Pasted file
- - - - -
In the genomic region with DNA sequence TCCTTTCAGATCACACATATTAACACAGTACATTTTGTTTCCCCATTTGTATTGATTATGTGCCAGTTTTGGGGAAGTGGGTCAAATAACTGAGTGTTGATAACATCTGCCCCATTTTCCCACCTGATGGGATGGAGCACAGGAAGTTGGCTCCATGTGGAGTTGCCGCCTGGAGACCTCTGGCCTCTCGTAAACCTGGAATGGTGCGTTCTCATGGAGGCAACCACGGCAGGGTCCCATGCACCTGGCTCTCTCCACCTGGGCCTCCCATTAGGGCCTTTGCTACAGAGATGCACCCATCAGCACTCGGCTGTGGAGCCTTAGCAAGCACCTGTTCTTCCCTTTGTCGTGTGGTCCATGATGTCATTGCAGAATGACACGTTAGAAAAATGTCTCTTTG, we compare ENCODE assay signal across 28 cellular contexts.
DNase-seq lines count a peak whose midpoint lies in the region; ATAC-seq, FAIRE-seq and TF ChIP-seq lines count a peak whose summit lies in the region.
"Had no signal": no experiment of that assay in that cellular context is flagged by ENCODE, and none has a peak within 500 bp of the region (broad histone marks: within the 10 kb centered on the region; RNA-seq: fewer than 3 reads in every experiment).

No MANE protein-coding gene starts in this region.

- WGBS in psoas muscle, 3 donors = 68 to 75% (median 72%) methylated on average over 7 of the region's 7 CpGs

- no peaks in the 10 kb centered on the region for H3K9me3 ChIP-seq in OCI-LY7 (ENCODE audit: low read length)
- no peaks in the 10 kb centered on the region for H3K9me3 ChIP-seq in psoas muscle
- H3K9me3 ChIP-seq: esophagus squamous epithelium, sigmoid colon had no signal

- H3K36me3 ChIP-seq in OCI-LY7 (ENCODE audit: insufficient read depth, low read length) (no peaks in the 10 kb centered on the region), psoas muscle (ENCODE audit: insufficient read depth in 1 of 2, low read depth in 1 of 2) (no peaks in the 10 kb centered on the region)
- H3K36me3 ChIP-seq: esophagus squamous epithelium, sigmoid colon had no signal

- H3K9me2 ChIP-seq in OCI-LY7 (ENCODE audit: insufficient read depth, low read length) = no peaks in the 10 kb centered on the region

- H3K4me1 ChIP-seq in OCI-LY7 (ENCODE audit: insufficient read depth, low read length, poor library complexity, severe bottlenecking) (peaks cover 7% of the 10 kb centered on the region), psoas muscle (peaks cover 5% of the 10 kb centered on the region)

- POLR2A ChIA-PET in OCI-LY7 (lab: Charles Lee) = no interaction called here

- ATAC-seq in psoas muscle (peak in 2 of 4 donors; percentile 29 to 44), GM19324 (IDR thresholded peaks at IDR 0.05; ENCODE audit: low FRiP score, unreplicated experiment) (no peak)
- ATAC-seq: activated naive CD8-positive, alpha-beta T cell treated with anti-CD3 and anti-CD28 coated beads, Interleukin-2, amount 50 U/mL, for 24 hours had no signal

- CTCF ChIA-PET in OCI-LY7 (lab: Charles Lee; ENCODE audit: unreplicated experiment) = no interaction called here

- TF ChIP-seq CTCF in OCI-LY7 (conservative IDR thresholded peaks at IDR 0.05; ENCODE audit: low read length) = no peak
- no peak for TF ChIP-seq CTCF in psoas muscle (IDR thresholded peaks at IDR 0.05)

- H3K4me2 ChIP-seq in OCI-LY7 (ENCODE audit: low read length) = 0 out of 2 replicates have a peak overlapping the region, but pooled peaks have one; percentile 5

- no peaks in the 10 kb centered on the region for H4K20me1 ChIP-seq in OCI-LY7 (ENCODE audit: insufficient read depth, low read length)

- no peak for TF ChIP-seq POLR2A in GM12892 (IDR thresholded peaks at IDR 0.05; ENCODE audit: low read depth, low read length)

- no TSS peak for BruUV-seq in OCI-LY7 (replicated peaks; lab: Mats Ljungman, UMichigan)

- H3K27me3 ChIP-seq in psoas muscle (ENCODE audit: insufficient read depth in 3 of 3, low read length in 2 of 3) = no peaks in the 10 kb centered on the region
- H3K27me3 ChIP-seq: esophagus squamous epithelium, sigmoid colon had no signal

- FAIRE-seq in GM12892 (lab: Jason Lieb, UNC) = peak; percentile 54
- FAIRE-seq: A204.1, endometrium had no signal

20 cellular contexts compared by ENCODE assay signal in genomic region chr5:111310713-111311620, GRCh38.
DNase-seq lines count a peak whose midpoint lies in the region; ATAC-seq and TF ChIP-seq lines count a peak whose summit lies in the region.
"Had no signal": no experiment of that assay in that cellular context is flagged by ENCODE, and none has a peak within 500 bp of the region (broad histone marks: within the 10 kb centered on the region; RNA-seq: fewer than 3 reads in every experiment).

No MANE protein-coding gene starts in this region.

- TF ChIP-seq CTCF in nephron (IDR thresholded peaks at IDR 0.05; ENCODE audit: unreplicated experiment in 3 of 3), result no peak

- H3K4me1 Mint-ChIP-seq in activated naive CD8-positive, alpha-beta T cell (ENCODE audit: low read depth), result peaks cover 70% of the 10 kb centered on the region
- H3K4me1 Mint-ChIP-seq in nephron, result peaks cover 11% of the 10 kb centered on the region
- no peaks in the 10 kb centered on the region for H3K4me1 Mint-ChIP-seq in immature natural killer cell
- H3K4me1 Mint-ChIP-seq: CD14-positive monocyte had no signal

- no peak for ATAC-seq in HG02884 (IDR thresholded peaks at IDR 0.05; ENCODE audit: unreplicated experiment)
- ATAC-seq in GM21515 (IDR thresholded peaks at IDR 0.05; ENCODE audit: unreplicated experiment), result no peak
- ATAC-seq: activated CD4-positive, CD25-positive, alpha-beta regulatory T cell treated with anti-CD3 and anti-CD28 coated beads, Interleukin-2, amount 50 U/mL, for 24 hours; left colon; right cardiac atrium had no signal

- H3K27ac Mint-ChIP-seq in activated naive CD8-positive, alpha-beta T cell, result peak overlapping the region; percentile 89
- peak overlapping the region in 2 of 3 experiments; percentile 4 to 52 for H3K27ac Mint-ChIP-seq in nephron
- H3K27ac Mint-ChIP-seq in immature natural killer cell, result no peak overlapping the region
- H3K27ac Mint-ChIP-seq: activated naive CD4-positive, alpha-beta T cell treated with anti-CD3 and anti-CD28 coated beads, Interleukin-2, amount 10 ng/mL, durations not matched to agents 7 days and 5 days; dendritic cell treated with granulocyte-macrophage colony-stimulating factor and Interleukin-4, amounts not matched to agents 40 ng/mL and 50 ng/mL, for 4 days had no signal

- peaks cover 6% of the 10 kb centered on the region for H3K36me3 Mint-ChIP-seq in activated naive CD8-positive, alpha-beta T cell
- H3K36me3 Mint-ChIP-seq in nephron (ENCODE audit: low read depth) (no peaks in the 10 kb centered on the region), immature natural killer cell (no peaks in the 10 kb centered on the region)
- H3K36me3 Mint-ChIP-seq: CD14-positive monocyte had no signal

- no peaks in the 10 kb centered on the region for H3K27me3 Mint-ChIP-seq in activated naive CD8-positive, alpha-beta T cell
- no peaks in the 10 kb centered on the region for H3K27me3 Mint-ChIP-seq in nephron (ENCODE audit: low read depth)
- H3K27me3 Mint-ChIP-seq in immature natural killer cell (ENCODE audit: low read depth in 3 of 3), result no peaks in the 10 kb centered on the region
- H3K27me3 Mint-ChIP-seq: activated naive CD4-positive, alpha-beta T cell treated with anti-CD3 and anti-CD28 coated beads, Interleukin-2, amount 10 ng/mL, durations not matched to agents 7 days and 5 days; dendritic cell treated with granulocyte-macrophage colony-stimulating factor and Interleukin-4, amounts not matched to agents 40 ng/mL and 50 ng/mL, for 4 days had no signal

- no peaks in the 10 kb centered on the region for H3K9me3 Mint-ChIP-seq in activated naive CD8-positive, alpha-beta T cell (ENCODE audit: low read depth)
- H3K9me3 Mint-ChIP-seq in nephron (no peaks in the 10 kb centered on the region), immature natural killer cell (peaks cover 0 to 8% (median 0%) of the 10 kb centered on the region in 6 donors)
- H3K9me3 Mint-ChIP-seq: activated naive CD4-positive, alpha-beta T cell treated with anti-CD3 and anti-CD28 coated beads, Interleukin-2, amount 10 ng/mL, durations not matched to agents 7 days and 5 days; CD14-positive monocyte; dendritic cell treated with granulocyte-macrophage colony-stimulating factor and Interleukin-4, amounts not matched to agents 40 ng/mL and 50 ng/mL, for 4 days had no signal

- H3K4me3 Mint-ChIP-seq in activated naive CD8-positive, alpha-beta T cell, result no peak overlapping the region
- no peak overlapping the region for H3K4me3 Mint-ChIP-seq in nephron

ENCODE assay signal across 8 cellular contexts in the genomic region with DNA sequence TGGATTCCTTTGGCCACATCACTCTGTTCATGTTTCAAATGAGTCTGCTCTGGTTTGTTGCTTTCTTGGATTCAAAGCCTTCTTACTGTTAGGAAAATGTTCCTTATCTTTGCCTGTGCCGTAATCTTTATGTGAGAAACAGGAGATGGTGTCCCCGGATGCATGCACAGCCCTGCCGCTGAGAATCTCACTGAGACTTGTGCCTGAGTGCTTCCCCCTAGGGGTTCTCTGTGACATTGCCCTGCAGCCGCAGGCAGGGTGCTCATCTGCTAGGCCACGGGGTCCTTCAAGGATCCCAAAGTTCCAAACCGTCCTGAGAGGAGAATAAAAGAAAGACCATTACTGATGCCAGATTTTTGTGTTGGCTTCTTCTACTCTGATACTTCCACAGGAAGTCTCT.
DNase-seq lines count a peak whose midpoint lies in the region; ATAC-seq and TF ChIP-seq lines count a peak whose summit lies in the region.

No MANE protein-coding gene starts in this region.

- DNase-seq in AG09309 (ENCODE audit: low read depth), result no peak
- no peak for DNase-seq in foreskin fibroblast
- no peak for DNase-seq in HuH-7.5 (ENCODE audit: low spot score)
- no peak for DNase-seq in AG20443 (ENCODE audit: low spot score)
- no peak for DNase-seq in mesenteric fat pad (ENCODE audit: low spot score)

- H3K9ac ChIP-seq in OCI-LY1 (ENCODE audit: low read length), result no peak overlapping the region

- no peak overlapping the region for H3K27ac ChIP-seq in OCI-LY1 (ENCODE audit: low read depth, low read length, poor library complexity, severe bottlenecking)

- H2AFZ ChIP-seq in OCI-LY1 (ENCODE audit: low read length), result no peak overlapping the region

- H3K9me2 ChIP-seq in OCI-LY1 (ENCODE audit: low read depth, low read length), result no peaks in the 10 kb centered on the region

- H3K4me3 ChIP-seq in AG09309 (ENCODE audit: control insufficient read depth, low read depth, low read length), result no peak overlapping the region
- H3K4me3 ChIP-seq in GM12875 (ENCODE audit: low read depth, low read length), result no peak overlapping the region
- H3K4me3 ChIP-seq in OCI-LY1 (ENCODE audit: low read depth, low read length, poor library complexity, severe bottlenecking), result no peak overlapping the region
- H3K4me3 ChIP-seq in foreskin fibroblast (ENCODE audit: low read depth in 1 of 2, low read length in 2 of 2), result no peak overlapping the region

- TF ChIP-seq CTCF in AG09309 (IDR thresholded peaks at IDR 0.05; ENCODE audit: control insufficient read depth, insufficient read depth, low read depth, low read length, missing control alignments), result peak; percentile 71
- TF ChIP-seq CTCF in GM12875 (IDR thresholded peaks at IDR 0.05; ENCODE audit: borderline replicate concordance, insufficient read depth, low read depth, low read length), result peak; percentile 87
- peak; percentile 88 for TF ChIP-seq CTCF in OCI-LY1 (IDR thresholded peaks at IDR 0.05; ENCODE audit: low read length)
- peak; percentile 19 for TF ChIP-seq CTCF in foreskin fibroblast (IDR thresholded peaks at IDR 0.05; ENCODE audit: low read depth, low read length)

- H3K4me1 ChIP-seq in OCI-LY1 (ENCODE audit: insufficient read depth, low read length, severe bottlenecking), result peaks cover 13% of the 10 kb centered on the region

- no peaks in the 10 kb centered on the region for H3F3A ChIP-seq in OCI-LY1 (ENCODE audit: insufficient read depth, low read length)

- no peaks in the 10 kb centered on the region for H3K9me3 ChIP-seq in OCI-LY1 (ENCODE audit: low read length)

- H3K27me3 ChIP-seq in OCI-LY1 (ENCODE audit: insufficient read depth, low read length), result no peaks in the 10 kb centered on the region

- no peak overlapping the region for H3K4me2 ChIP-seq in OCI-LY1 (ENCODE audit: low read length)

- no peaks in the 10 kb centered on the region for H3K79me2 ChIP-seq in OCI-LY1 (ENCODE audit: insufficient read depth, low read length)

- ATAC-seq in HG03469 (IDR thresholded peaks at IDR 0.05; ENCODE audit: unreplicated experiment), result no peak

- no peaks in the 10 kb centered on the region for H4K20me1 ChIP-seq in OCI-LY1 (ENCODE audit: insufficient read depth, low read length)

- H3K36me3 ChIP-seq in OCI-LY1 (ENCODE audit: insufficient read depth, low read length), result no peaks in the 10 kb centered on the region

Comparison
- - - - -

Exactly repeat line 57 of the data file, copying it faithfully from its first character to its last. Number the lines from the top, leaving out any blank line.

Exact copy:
No MANE protein-coding gene starts in this region.